Avon Ring

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Avon Ring
Kings Norton Junction.jpg
Kings Norton Junction and roving bridge over the Worcester and Birmingham Canal. The start of the Stratford-upon-Avon Canal is at the top right.
Specifications
Length 109 miles (175 km)
Locks 129
Status Canal ring
Navigation authority Canal & River Trust

The Avon Ring is a canal ring which is located to the south west of Birmingham in England, and connects the major towns of Stratford-upon-Avon, Evesham, Tewkesbury, Worcester and the southern outskirts of Birmingham. It consists of stretches of four waterways, and is heavily locked, with a total of 129 locks on its route of 109 miles (174 km).

The route[edit]

Avon Ring
Worcester and Birmingham Canal
Kings Norton Junction
Brandwood Tunnel (320m)
Wast Hills Tunnel (2495m)
19 locks
Kingswood
Shotwood Tunnel (560m)
Tardebigge Tunnel (530m)
Tardebigge flight (30 locks)
18 locks
Worcester and Birmingham Canal
28 locks
Stratford-on-Avon Canal
Worcester
Diglis lock
River Severn
17 locks
Stratford upon Avon
River Avon
10 locks
Evesham
River Avon
6 locks
Tewkesbury
Avon Lock
River Severn

The concept of a canal ring is a recent one, having been coined in the 1960s to describe routes which could be used by people boating for leisure, that did not require holiday makers to return to their start location by the same route as they had used to reach their destination. The constituent waterways of the Avon Ring are:

Starting from Stratford-upon-Avon, and travelling in a clockwise direction, the Avon Ring follows the downstream course of the River Avon through Evesham to arrive at Tewkesbury, where the river joins the River Severn. There are 17 locks on this 42.2 mile (67.5 km) section, ten before Evesham and seven afterwards. The River Avon is a navigation, and so each lock is accompanied by a weir, to maintain the flow of the river.[1]

From Tewkesbury, the ring follows the upstream course of the River Severn for 16 miles (25.6 km) to Worcester.[2] This is the longest level section, as the only lock is located at Diglis, just before the junction with the Worcester and Birmingham Canal.[3]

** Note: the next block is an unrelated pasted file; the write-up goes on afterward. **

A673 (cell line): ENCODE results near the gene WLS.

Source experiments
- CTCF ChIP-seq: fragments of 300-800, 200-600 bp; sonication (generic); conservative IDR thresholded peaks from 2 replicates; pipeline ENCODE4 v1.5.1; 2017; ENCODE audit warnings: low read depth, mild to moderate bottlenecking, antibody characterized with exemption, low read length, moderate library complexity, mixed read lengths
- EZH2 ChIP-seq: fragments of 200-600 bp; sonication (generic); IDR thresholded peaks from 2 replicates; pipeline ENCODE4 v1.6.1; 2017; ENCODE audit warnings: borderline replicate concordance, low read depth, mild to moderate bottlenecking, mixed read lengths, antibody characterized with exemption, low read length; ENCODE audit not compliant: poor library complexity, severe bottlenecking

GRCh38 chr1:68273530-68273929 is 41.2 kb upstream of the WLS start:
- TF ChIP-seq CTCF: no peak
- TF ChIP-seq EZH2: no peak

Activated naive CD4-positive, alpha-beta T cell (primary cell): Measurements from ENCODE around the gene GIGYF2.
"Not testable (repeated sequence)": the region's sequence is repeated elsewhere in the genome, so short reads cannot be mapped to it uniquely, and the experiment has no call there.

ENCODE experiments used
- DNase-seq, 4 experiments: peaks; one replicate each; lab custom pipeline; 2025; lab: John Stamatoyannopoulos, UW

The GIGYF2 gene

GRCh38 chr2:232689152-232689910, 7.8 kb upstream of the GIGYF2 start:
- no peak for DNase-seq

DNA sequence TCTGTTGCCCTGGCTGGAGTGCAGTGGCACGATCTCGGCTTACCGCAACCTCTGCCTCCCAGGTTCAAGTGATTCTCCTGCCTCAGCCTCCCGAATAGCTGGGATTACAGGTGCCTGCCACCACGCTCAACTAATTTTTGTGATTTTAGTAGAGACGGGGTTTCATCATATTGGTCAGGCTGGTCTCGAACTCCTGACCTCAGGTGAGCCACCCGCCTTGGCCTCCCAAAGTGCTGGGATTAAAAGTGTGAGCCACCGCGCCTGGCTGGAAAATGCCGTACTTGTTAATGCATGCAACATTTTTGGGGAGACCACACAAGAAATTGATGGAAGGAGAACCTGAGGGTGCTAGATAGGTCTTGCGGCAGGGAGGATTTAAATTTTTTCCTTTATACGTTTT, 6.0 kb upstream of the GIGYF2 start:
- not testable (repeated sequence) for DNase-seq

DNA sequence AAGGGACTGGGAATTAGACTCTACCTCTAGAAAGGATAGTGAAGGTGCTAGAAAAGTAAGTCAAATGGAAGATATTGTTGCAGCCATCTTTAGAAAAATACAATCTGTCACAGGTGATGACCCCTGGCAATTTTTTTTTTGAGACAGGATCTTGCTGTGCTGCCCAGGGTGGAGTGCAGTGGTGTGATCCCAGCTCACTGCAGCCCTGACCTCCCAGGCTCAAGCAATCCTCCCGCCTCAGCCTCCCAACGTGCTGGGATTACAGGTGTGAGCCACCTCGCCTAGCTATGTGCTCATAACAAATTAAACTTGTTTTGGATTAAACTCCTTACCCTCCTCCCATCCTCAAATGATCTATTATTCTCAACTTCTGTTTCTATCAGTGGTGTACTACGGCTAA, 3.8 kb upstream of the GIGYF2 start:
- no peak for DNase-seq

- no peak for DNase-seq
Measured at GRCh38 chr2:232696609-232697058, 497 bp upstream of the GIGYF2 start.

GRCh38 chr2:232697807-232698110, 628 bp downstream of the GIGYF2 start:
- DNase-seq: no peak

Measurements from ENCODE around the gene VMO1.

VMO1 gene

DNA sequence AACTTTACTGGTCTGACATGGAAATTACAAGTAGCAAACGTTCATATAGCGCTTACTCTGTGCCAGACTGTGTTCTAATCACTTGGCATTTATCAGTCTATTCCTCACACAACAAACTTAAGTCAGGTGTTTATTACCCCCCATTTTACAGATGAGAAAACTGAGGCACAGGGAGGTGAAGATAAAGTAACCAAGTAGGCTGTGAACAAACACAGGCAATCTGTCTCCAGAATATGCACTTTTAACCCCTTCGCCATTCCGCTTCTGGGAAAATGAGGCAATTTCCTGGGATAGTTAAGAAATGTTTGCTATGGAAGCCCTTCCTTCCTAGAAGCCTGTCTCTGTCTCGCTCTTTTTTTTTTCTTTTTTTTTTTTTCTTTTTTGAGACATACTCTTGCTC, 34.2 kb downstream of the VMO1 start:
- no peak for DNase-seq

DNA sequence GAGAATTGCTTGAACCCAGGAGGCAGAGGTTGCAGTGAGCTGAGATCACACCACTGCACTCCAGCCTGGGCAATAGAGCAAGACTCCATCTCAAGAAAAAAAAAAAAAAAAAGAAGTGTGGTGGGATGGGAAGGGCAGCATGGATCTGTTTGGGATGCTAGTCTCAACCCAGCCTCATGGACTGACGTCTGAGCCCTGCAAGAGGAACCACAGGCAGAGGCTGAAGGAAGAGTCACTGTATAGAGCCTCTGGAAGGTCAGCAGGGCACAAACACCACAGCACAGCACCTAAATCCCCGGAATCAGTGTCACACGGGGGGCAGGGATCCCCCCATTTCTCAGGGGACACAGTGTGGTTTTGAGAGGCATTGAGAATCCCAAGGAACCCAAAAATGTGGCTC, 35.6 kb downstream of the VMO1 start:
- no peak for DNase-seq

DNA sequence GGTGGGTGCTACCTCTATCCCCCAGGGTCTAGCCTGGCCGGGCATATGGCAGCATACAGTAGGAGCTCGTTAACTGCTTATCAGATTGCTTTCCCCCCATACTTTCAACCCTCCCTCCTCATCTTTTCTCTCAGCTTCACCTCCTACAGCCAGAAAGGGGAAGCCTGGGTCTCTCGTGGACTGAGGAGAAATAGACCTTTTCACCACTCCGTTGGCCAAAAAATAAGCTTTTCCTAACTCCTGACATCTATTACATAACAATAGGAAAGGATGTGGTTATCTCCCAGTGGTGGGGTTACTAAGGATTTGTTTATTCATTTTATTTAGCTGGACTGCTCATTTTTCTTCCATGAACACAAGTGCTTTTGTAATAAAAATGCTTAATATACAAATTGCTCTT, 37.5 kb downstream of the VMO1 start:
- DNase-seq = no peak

From the junction with the River Severn, there are two locks to reach Diglis Basin, and then another eight as the canal leaves Worcester. The Offerton flight of six locks follows, just before the canal passes under the M5 motorway,[4] after which the 230 yd (210m) Dunhampstead tunnel is encountered. A junction with the Droitwich Canal, which was restored to navigation in 2011, is followed by the six locks of the Astwood flight,[5] another six at Stoke, and almost immediately, the thirty locks of the Tardebigge flight, which raise the level of the canal by 217 ft (66m). The top lock of the flight brings to 58 the number of locks worked in just 15.5 miles (24.8 km), as the final section is level. Two short tunnels follow; Tardebigge tunnel is 580 yd (530m) long and Shortwood tunnel is 613 yd (561m) long.[6] The canal meanders across rural Worcestershire, passing under the M42 motorway just to the north of Alvechurch, before entering the Wast Hills tunnel. The tunnel is 2726 yd (2494m) long,[7] and its northern portal is in Warwickshire, in the urban outskirts of Birmingham. Within a mile, Kings Norton junction is reached, where the Stratford-upon-Avon Canal begins,[8] and the 24.5 mile (39.2 km) journey up the Worcester and Birmingham Canal ends.[9]

Yarningdale aqueduct on the Stratford-upon-Avon Canal

The start of the Stratford-upon-Avon canal is marked by a guillotine lock, which used to prevent water passing between the canals, but is now maintained in an open position. The first eleven miles (17.6 km) is level, with a five mile (8 km) urban section containing the 352 yd (322m) Brandwood tunnel,[10] and a six mile (9.6 km) rural section which passes under the M42 motorway. The 26 locks of the Lapwood flight start the descent towards Stratford-upon-Avon, with the final one in the shadow of the M40 motorway bridge. The Lapworth Link turns off near locks 20 and 21, to connect with the Grand Union Canal. Only one of these two locks needs to be negotiated, as they are on parallel routes.[11] Another 27 locks complete the journey to Stratford-upon-Avon,[12] with eleven of them concentrated in the Wilmcote flight.[13] The length of the canal is 25.5 miles (40.8 km), and officially contains 54 locks, although only 52 of them have to be negotiated.[14]

See also[edit]

Bibliography[edit]

  • Cumberlidge, Jane (2009). Inland Waterways of Great Britain (8th Ed.). Imray Laurie Norie and Wilson. ISBN 978-1-84623-010-3. 
  • Nicholson (2006). Nicholson Guides (Vol 2) Severn, Avon & Birmingham. Harper Collins Publishers. ISBN 0-00-721110-4. 

References[edit]

  1. ^ Nicholson 2006, p. 11.
  2. ^ Cumberlidge 2009, p. 266.
  3. ^ Nicholson 2006, pp. 85–91.
  4. ^ Nicholson 2006, pp. 152–153.
  5. ^ Nicholson 2006, p. 157.
  6. ^ Nicholson 2006, pp. 158–159.
  7. ^ Nicholson 2006, p. 163.
  8. ^ Nicholson 2006, p. 165.
  9. ^ Cumberlidge 2009, p. 338.
  10. ^ Nicholson 2006, pp. 138–139.
  11. ^ Nicholson 2006, pp. 140–143.
  12. ^ Nicholson 2006, pp. 143–145.
  13. ^ Nicholson 2006, pp. 146–147
  14. ^ Nicholson 2006, p. 136.

Coordinates: 52°11′32″N 1°42′12″W / 52.1922°N 1.7032°W / 52.1922; -1.7032